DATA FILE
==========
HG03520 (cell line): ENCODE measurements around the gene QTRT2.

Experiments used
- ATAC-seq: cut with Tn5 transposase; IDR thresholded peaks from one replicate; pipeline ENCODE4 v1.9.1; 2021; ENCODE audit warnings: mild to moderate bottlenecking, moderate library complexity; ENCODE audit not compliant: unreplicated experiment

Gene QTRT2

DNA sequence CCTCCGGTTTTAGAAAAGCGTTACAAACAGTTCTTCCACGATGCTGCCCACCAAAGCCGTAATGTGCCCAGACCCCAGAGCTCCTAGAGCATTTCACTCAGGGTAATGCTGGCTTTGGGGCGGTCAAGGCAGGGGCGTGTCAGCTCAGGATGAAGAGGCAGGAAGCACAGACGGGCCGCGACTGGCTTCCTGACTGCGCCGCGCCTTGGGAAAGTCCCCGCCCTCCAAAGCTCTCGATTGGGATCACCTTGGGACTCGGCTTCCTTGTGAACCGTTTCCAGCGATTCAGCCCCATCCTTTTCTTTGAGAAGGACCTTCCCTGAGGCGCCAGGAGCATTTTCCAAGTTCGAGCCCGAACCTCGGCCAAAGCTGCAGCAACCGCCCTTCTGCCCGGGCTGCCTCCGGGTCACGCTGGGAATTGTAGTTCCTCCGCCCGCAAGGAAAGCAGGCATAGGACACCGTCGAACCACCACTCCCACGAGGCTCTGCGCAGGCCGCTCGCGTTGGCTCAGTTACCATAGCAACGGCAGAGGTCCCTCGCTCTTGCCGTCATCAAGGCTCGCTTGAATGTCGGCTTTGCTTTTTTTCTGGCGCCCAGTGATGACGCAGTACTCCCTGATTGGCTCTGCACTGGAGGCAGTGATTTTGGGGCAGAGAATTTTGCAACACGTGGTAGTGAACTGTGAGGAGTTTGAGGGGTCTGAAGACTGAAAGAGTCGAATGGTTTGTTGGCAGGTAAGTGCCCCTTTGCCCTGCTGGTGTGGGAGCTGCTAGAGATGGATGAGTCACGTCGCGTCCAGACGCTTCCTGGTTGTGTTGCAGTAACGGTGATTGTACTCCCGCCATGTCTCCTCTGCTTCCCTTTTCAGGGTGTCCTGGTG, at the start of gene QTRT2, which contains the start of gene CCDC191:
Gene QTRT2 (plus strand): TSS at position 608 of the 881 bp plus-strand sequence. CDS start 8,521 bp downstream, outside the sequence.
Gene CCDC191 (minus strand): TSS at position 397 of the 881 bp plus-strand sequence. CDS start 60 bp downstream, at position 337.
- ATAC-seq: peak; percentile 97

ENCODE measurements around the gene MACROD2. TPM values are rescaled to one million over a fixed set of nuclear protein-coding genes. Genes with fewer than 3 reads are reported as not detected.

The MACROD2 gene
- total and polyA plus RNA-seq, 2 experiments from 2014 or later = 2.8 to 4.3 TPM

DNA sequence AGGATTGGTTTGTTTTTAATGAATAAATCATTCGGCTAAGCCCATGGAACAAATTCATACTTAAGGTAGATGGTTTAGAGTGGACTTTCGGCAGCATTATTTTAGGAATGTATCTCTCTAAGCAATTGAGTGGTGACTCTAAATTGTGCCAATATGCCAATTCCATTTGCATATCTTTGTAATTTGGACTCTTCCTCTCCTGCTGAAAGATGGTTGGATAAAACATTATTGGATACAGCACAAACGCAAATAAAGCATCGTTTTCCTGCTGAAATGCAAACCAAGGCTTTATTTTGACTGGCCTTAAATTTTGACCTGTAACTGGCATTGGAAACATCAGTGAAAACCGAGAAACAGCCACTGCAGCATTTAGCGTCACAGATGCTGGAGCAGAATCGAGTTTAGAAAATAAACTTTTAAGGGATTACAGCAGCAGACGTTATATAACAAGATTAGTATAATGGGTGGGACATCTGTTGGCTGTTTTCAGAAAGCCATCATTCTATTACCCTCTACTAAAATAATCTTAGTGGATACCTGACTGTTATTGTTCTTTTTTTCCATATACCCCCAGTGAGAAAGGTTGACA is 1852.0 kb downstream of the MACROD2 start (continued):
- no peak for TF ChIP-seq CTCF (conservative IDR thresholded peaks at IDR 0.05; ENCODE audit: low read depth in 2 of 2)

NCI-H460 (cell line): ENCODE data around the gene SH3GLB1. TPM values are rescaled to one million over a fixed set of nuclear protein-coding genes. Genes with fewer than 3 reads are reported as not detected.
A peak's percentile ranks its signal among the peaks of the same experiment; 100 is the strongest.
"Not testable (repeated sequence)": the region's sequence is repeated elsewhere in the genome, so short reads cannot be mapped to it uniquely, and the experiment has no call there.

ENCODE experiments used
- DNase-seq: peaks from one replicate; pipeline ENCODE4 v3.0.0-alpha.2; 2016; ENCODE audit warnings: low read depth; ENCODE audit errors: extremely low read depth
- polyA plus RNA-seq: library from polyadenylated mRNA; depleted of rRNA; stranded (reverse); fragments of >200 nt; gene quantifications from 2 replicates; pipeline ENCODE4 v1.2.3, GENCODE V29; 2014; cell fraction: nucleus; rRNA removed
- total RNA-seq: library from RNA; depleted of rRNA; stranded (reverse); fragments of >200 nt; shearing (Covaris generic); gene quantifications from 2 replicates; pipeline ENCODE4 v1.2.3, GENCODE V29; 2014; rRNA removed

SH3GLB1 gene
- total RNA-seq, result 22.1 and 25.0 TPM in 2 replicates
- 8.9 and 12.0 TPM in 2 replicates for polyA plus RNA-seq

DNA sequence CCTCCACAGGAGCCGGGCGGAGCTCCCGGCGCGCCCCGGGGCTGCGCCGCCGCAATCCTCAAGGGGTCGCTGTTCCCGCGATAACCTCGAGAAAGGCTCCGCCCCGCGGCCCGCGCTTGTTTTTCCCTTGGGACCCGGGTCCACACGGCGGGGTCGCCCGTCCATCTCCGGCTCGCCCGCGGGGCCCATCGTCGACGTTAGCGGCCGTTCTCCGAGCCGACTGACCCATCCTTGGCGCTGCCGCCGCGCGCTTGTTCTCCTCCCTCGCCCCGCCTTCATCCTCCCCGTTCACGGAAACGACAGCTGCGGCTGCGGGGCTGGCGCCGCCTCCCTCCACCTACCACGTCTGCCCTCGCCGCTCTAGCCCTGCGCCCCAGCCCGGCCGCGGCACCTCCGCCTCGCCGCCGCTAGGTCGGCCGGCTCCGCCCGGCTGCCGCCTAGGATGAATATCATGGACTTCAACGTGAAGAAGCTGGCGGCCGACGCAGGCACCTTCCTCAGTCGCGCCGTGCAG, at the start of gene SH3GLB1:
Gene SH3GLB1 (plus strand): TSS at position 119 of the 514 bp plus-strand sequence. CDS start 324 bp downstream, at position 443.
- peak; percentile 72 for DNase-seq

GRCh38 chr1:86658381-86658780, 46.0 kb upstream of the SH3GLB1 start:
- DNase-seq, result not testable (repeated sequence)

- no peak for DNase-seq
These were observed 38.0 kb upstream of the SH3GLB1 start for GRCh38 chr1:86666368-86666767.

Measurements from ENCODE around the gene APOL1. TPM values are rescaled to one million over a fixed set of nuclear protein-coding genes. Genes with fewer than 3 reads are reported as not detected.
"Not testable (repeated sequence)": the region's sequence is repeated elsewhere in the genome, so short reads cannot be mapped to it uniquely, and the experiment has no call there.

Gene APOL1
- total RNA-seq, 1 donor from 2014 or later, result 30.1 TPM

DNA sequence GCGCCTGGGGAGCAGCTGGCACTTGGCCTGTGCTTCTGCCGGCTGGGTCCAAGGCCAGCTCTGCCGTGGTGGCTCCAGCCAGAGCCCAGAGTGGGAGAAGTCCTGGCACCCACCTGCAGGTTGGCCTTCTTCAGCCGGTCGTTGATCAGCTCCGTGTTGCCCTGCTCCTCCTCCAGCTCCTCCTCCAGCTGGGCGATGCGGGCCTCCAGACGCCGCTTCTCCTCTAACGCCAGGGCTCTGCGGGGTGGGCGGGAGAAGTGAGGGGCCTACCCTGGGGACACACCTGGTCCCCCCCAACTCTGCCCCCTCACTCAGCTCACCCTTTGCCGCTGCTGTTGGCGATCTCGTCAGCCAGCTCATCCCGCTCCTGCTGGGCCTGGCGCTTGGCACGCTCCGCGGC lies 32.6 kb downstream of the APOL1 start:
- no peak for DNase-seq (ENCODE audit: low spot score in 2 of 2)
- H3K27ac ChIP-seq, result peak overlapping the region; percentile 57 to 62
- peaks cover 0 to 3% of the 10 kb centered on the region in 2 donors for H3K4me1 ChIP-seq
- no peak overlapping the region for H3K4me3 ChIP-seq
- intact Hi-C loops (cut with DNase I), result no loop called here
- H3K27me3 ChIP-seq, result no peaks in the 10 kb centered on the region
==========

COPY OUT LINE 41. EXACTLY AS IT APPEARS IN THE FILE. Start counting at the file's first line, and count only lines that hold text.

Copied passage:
- H3K27me3 ChIP-seq, result no peaks in the 10 kb centered on the region